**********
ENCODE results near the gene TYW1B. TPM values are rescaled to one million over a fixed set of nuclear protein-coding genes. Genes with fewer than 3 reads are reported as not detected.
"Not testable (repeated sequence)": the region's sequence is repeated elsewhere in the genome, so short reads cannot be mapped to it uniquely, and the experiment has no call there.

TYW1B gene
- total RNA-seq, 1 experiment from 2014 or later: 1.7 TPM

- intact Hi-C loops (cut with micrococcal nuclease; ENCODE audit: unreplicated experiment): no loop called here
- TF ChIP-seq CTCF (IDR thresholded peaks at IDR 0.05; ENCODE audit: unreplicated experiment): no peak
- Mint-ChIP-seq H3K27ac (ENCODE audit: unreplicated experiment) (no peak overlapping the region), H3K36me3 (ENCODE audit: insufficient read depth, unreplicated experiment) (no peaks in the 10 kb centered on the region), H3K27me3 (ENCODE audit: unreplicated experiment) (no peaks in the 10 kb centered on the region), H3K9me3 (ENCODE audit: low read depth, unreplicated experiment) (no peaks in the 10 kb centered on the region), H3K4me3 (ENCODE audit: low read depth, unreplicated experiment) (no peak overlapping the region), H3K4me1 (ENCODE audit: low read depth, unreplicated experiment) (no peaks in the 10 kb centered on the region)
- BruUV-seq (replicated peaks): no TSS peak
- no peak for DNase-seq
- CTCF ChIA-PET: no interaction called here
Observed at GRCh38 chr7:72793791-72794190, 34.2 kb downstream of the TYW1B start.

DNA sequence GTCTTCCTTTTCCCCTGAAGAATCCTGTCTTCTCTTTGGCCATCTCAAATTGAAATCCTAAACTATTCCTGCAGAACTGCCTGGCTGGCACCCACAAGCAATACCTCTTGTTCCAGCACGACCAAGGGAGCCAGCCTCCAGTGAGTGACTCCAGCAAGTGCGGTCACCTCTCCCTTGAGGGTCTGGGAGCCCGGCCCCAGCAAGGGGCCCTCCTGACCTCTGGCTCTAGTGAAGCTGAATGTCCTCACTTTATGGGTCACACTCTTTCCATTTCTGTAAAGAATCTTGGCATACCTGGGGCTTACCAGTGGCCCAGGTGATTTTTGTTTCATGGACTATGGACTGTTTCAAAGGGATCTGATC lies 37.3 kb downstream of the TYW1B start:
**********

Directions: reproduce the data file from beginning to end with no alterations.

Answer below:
ENCODE results near the gene TYW1B. TPM values are rescaled to one million over a fixed set of nuclear protein-coding genes. Genes with fewer than 3 reads are reported as not detected.
"Not testable (repeated sequence)": the region's sequence is repeated elsewhere in the genome, so short reads cannot be mapped to it uniquely, and the experiment has no call there.

TYW1B gene
- total RNA-seq, 1 experiment from 2014 or later: 1.7 TPM

- intact Hi-C loops (cut with micrococcal nuclease; ENCODE audit: unreplicated experiment): no loop called here
- TF ChIP-seq CTCF (IDR thresholded peaks at IDR 0.05; ENCODE audit: unreplicated experiment): no peak
- Mint-ChIP-seq H3K27ac (ENCODE audit: unreplicated experiment) (no peak overlapping the region), H3K36me3 (ENCODE audit: insufficient read depth, unreplicated experiment) (no peaks in the 10 kb centered on the region), H3K27me3 (ENCODE audit: unreplicated experiment) (no peaks in the 10 kb centered on the region), H3K9me3 (ENCODE audit: low read depth, unreplicated experiment) (no peaks in the 10 kb centered on the region), H3K4me3 (ENCODE audit: low read depth, unreplicated experiment) (no peak overlapping the region), H3K4me1 (ENCODE audit: low read depth, unreplicated experiment) (no peaks in the 10 kb centered on the region)
- BruUV-seq (replicated peaks): no TSS peak
- no peak for DNase-seq
- CTCF ChIA-PET: no interaction called here
Observed at GRCh38 chr7:72793791-72794190, 34.2 kb downstream of the TYW1B start.

DNA sequence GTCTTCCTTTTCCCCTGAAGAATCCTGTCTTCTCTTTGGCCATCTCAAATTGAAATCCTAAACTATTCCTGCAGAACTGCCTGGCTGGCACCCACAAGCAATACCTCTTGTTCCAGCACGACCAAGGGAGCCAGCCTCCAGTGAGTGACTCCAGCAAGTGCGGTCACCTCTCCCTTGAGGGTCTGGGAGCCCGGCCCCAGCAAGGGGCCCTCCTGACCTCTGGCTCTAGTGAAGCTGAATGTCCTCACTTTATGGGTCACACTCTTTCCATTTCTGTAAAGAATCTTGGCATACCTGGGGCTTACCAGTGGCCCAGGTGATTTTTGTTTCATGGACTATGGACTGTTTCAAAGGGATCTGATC lies 37.3 kb downstream of the TYW1B start: